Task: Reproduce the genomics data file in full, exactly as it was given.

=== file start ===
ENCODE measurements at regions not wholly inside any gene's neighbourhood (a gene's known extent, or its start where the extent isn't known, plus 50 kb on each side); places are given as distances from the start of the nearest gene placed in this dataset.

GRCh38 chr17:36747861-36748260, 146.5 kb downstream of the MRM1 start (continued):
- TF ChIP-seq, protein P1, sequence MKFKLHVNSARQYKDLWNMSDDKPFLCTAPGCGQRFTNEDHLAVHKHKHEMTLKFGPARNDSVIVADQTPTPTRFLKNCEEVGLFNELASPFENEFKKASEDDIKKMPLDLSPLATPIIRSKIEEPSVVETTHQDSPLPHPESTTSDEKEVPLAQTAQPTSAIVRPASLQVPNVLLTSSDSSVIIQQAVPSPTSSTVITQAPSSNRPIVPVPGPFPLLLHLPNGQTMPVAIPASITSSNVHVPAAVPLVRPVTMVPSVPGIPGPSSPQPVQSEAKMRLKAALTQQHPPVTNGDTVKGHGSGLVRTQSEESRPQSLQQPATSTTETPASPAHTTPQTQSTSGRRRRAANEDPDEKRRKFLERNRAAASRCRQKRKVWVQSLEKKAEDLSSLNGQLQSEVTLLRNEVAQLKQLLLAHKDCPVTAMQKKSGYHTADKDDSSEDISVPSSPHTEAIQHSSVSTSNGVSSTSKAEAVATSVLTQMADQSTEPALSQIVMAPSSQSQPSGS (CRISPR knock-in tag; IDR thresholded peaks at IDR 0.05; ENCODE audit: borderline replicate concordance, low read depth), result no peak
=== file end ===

ENCODE measurements at regions not wholly inside any gene's neighbourhood (a gene's known extent, or its start where the extent isn't known, plus 50 kb on each side); places are given as distances from the start of the nearest gene placed in this dataset.

GRCh38 chr17:36747861-36748260, 146.5 kb downstream of the MRM1 start (continued):
- TF ChIP-seq, protein P1, sequence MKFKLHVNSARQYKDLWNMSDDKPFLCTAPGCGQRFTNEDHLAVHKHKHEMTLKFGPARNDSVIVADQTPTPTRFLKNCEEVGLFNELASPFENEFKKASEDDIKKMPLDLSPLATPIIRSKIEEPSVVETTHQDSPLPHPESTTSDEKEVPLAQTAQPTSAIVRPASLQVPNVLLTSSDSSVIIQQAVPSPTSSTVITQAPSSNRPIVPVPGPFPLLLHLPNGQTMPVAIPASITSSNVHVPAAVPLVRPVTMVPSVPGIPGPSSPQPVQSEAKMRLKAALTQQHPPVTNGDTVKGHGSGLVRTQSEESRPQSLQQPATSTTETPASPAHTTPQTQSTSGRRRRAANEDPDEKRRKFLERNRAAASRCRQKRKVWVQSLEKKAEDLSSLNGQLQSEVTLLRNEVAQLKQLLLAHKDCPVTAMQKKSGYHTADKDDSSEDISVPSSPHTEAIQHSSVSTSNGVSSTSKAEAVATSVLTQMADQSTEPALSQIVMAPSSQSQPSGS (CRISPR knock-in tag; IDR thresholded peaks at IDR 0.05; ENCODE audit: borderline replicate concordance, low read depth), result no peak